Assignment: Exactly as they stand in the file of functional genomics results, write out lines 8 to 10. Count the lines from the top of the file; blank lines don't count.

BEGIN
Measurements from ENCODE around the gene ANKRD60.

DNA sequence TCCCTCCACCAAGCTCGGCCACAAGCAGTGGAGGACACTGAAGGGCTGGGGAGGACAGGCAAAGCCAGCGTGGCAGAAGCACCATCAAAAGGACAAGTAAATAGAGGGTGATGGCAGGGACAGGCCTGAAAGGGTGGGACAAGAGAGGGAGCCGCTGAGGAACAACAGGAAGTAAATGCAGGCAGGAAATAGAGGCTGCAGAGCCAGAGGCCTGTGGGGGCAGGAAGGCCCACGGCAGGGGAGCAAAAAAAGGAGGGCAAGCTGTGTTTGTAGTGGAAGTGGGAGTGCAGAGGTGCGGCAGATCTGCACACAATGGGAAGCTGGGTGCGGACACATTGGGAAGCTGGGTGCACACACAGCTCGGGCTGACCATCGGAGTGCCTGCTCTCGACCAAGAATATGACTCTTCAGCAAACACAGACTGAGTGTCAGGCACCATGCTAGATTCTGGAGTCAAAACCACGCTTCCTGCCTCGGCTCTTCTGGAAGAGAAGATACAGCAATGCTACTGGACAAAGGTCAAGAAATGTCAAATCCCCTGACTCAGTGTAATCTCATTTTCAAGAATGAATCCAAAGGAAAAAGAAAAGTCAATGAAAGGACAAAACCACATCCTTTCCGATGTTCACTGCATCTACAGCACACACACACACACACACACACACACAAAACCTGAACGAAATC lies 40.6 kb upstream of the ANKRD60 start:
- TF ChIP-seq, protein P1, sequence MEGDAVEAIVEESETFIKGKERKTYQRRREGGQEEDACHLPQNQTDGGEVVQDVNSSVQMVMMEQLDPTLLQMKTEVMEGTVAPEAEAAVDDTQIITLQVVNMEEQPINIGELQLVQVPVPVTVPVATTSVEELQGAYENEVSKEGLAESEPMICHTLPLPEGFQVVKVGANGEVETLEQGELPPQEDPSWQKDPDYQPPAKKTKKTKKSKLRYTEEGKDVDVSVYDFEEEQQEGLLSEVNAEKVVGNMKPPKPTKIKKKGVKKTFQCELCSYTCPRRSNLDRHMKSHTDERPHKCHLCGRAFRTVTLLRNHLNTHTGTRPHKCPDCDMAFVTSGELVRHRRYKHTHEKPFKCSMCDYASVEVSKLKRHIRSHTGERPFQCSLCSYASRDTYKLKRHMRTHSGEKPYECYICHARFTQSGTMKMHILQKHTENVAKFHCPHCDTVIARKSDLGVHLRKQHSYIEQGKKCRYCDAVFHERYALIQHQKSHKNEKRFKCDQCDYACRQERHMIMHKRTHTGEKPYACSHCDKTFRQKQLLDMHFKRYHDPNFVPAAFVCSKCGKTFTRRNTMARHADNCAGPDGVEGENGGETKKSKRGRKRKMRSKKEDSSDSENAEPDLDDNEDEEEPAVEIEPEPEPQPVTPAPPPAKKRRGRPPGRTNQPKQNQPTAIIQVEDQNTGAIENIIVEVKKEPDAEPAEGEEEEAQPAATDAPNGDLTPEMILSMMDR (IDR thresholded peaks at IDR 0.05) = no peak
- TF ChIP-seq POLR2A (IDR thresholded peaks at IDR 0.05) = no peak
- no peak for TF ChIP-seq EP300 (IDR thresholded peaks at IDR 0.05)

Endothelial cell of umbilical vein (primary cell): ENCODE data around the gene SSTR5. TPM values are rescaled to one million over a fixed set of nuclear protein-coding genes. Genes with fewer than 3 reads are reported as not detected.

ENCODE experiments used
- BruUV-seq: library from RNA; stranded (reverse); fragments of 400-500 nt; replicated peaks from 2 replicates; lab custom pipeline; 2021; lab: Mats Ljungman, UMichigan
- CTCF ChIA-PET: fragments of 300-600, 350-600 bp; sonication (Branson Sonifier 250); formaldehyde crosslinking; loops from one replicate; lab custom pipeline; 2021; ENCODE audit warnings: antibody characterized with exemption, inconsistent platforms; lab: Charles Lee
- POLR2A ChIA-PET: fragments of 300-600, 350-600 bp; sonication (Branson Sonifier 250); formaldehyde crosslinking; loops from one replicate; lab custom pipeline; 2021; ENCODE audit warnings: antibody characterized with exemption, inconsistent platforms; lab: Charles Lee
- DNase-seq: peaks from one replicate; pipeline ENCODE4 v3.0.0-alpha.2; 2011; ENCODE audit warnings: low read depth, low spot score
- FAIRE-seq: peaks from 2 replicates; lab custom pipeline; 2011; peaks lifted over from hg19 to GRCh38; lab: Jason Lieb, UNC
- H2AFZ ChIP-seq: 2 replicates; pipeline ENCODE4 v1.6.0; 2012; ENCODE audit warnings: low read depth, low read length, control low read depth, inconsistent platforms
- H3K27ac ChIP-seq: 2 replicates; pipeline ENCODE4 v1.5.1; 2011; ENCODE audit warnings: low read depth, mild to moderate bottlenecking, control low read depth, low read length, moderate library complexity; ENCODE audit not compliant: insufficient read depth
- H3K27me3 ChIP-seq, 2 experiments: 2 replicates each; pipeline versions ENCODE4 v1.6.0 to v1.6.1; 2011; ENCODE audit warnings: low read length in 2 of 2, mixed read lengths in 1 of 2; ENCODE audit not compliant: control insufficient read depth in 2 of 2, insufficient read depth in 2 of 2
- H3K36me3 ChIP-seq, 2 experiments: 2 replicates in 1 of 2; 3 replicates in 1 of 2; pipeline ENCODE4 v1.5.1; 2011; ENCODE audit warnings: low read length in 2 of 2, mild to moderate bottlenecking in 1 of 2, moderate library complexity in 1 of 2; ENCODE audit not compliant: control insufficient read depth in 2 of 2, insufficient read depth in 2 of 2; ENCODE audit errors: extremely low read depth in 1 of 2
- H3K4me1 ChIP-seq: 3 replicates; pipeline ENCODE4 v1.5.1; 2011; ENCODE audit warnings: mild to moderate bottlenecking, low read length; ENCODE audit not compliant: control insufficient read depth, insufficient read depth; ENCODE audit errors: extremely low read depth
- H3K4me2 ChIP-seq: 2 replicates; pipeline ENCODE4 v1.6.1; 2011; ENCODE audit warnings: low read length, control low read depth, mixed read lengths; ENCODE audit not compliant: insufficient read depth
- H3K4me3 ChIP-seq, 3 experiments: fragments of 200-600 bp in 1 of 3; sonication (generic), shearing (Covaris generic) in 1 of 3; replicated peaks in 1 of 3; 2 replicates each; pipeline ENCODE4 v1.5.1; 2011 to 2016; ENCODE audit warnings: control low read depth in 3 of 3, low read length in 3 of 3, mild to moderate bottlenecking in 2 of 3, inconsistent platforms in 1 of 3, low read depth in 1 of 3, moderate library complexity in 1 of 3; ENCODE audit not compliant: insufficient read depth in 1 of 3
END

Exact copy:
- BruUV-seq: library from RNA; stranded (reverse); fragments of 400-500 nt; replicated peaks from 2 replicates; lab custom pipeline; 2021; lab: Mats Ljungman, UMichigan
- CTCF ChIA-PET: fragments of 300-600, 350-600 bp; sonication (Branson Sonifier 250); formaldehyde crosslinking; loops from one replicate; lab custom pipeline; 2021; ENCODE audit warnings: antibody characterized with exemption, inconsistent platforms; lab: Charles Lee
- POLR2A ChIA-PET: fragments of 300-600, 350-600 bp; sonication (Branson Sonifier 250); formaldehyde crosslinking; loops from one replicate; lab custom pipeline; 2021; ENCODE audit warnings: antibody characterized with exemption, inconsistent platforms; lab: Charles Lee